After that, it’s up to the subheading or first paragraph to gain the reader’s attention and entice him to read on.

But, will a title you wrote last year have the same power today?

It’s common knowledge that marketing strategies are ever-changing. While there are a few fundamental principles that are steadfast, the majority of online strategies are not.

Take duplicate content. A while ago, it was perfectly okay to use the content of others on your site, as long as you provided attribution and linked to the original source.

Today, this isn’t an acceptable practice. Google wants original content on your site. You can use someone else’s content (permission-based, of course), but you must include your own valuable take on it or add some other relevant content of your own. Otherwise, your rankings could suffer.

The same holds true of keywords. Yesterday they were golden, today they take a backseat to the content itself. In fact, Google may penalize your site if it thinks you’re keyword stuffing your content.

This brings me to titles. While there are fundamental principles that should be adhered to, like they should be complete sentences and be relevant to the content, titles are not evergreen.

Titles have trends, just like most marketing strategies.

In an article at The Social Ms, it noted that a while ago titles ending with “and you’ll never guess what happens next,” were popular. (1) They did their job.

Now though, not so much. So, those titles need to be revised to fit the latest trends and motivating factors.

Along with this, a title is not necessarily ‘one size fits all.’

In posting to my social networks, especially Twitter, I change my headlines all the time. While doing this, it’s important to make sure the title reflects the content in the post.

I’ve noticed that simply revising the title can generate more engagement. In the 10 title examples below, the second of each generated more engagement:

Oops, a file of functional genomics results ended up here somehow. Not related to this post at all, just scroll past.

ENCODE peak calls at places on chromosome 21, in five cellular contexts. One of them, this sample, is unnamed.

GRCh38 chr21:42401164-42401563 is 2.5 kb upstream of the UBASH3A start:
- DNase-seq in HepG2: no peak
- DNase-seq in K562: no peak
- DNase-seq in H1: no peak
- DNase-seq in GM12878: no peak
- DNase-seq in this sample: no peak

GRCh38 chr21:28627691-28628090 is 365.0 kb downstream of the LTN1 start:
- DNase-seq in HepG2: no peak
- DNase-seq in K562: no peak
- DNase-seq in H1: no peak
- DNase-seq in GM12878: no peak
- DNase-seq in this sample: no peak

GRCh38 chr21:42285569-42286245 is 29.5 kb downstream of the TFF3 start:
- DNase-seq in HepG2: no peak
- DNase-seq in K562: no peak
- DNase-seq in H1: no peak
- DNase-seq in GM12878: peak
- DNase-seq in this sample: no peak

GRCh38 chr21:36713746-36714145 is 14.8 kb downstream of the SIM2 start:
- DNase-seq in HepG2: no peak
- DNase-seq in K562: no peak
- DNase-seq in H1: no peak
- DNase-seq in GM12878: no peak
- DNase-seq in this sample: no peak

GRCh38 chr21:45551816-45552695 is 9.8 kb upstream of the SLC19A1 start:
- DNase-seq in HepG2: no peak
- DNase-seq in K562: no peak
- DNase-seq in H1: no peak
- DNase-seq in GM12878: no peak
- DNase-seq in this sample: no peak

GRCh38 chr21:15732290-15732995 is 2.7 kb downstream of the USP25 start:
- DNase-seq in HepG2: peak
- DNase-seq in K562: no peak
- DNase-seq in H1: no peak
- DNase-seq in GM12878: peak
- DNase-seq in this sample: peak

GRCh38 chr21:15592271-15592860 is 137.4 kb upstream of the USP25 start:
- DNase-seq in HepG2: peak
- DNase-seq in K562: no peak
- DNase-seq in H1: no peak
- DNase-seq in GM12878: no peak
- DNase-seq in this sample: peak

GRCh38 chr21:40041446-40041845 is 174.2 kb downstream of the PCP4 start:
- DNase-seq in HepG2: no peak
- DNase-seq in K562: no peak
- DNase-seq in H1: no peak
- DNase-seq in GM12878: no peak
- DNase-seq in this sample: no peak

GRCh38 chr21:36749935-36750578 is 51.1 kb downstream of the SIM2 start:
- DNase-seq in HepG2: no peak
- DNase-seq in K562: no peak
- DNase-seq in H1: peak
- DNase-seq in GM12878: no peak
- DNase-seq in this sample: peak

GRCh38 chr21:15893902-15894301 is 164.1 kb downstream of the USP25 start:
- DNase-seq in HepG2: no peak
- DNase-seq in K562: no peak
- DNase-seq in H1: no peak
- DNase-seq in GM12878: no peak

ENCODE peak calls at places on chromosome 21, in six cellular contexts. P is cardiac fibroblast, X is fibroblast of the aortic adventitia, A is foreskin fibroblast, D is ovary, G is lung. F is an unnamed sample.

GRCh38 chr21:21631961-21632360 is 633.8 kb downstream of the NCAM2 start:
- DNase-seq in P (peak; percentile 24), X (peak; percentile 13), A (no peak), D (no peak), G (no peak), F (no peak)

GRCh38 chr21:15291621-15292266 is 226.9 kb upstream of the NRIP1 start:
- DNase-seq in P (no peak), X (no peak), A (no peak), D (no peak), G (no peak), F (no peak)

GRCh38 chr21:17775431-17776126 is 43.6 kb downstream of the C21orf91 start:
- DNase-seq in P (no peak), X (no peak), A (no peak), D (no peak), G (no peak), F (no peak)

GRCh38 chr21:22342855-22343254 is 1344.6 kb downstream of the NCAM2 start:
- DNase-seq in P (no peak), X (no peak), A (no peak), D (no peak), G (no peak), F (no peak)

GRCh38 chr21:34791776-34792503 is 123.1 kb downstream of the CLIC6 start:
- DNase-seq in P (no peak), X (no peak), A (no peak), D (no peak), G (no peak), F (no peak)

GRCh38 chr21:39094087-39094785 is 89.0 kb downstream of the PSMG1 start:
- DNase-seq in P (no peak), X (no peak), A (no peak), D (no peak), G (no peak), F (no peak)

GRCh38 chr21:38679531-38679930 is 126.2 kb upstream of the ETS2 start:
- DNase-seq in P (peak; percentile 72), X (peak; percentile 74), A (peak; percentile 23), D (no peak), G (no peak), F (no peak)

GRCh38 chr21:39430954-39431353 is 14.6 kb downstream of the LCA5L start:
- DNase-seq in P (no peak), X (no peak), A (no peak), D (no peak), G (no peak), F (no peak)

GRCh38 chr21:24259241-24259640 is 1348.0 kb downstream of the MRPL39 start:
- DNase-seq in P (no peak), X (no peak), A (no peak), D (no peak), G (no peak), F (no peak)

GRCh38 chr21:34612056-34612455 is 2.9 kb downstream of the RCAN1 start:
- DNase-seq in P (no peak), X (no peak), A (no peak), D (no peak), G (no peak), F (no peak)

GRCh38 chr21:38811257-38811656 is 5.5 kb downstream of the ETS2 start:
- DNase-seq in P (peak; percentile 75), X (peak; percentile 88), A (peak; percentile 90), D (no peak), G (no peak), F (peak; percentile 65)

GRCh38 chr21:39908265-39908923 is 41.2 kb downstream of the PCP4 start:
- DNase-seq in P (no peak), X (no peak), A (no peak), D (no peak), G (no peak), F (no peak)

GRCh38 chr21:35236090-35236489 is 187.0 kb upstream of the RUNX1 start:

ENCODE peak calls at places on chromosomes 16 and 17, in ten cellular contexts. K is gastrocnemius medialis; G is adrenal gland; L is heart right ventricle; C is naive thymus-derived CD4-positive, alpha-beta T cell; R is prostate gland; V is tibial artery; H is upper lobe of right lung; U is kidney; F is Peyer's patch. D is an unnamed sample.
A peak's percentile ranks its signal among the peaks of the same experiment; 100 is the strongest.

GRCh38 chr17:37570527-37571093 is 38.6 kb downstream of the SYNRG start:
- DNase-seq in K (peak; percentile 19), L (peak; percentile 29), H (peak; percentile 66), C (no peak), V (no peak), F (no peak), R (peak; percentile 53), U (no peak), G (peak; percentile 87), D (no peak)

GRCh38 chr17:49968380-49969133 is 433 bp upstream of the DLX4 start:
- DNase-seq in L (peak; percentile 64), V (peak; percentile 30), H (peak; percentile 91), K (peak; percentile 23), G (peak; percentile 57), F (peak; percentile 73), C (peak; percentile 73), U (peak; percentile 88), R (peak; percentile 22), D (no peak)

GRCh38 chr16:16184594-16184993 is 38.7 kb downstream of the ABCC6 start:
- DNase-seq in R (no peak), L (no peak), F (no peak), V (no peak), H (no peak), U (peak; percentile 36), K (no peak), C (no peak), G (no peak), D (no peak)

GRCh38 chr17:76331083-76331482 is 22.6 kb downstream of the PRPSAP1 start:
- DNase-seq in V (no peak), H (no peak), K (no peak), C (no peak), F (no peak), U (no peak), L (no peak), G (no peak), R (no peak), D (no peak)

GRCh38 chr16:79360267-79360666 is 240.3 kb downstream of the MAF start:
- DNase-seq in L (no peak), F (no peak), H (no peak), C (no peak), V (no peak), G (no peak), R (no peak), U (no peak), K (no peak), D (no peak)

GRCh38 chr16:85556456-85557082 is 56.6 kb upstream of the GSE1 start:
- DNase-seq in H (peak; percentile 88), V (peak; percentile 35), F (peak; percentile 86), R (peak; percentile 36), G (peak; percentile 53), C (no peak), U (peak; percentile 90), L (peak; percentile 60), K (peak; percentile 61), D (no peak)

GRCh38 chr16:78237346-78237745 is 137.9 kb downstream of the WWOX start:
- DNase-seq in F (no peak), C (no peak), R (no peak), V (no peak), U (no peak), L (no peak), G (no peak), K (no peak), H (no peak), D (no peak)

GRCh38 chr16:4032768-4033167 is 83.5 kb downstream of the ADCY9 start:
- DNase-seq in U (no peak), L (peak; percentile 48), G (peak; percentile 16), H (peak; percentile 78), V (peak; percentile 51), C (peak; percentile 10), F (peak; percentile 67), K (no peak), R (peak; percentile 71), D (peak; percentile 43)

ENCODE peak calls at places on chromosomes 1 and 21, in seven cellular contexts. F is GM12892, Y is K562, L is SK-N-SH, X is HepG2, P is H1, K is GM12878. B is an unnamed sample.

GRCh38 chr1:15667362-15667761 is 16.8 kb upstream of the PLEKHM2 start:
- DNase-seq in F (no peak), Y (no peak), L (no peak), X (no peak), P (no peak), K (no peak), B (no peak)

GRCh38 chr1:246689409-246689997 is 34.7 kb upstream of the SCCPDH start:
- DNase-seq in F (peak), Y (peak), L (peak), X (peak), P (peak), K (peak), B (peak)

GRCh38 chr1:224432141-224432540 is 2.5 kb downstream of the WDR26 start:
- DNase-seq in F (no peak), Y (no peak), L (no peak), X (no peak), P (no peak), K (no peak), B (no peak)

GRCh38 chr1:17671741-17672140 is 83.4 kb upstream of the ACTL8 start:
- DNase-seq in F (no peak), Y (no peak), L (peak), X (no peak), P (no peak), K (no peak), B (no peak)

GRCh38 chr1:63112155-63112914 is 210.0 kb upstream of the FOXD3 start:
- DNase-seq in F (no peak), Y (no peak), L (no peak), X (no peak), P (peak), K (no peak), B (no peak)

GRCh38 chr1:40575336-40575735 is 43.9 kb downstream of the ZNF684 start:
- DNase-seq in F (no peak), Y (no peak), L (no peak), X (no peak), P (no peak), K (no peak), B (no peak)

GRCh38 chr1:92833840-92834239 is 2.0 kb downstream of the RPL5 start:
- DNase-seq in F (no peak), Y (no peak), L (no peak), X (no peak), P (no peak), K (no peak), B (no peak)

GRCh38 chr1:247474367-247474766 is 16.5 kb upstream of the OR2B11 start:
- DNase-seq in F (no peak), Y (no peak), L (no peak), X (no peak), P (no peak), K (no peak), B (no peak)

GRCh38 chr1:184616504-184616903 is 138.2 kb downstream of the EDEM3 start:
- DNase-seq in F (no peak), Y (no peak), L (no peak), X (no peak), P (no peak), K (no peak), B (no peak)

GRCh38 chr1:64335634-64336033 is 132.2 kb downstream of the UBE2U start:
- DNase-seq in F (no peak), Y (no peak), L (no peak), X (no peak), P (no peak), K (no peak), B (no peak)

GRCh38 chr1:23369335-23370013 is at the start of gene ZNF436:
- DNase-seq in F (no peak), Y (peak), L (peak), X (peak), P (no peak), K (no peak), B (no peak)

Is the Twitter Background Real Estate Important?
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Your Landing Page – One Major Mistake to Avoid
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As for the title of this post, here are four variations:

  • Headlines in an Ever Changing Marketing Landscape
  • Changing a Title can Boost Clicks
  • For Optimum Results Headlines Must be Adaptable
  • A Rose is a Rose by any other Name, But a Title . . .

And, there are lots of other revisions that can be made to each of the titles above.

It’s a good idea to create at least 10 variations of your title – choose the one that works best for the blog post then switch them up for posting to your social networks. This offers two major benefits:

1. It keeps the content looking fresh.
2. Different people respond to different things, including different titles for the same content. If one title doesn’t grab Joe, one of the other ones will.

TIP: I mentioned it twice already, but it’s worth stating again: Make sure your title reflects the content. If it doesn’t, Google won’t like it, your readers won’t like it, and it’ll decrease your page length views while increasing your bounce rate.

Reference:
(1) http://blog.thesocialms.com/96701971371/

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Friday, July 3, 2015